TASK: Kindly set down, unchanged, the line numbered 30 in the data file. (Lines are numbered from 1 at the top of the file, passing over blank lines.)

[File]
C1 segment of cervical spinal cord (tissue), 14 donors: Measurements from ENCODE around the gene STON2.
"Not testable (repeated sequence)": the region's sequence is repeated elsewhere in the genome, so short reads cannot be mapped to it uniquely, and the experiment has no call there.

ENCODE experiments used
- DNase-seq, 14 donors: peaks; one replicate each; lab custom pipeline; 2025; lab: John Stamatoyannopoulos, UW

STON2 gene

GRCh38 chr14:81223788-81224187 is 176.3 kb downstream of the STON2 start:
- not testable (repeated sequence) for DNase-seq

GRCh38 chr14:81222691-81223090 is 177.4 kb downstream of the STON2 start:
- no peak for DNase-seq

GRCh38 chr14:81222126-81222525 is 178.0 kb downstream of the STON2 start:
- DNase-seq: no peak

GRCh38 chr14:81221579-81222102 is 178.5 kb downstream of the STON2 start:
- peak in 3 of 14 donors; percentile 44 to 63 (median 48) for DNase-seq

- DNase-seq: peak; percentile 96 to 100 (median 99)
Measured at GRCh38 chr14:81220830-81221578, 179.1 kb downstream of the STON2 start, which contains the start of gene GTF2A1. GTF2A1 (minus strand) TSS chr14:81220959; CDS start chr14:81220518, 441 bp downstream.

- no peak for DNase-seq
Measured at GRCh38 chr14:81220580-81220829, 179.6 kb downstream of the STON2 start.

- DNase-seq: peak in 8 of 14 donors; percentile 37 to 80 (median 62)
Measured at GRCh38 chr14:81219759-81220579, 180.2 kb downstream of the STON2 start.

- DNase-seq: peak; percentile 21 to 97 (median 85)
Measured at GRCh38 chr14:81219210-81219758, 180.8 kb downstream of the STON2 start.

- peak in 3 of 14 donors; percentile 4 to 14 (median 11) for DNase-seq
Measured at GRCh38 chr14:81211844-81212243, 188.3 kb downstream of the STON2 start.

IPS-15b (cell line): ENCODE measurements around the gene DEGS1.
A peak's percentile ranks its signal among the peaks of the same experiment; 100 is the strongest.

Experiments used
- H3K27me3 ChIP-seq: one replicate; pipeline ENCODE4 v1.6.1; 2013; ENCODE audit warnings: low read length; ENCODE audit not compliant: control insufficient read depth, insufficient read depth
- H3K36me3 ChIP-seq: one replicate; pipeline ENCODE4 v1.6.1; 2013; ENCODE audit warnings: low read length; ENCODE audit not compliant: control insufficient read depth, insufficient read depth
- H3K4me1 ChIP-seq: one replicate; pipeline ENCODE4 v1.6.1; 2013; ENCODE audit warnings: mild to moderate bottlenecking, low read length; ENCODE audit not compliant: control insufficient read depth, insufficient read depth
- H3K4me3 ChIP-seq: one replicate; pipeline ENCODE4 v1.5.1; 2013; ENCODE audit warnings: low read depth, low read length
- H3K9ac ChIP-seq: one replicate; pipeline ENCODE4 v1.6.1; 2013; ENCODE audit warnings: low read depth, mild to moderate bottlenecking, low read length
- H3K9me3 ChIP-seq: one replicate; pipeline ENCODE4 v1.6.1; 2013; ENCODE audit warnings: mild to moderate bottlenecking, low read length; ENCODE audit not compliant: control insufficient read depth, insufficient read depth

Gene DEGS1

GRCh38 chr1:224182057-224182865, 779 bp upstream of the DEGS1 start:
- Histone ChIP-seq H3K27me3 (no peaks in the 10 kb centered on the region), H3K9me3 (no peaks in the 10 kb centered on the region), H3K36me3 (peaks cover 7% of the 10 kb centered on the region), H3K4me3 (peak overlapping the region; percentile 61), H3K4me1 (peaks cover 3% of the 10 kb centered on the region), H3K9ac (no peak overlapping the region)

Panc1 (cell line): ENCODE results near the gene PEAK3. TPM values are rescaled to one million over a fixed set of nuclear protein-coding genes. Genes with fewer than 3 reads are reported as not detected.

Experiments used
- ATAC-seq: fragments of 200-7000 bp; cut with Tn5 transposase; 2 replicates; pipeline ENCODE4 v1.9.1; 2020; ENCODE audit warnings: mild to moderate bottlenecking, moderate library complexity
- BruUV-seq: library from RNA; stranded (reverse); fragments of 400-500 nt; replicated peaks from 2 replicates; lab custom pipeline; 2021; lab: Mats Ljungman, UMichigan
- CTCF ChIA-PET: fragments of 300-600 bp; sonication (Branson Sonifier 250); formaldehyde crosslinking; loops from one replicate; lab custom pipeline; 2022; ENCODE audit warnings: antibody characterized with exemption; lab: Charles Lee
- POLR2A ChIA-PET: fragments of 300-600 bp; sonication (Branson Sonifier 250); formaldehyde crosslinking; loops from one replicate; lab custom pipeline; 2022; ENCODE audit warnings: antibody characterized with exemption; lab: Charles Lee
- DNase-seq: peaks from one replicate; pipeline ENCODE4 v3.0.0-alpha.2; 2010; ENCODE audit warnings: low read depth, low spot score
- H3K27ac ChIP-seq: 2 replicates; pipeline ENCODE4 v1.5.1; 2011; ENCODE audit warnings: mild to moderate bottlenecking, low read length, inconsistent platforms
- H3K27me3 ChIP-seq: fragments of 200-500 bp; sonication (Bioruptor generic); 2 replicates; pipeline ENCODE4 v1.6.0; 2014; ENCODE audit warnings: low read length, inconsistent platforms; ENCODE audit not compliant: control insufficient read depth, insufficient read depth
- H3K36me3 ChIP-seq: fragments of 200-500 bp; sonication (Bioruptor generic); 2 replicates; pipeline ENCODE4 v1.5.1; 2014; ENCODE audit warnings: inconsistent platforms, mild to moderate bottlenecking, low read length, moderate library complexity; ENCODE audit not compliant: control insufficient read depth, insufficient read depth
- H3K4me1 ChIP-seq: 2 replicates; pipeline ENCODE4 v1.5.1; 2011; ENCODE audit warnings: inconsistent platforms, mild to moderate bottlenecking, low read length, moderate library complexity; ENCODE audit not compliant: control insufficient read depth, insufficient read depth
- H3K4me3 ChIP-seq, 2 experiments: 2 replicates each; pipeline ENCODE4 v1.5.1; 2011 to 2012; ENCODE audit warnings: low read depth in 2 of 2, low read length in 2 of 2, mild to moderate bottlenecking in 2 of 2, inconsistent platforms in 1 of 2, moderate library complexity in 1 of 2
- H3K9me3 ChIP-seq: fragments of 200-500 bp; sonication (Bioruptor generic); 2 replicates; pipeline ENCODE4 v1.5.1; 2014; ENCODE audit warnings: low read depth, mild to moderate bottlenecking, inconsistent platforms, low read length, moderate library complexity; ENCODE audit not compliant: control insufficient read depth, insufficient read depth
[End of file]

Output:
- H3K4me3 ChIP-seq: one replicate; pipeline ENCODE4 v1.5.1; 2013; ENCODE audit warnings: low read depth, low read length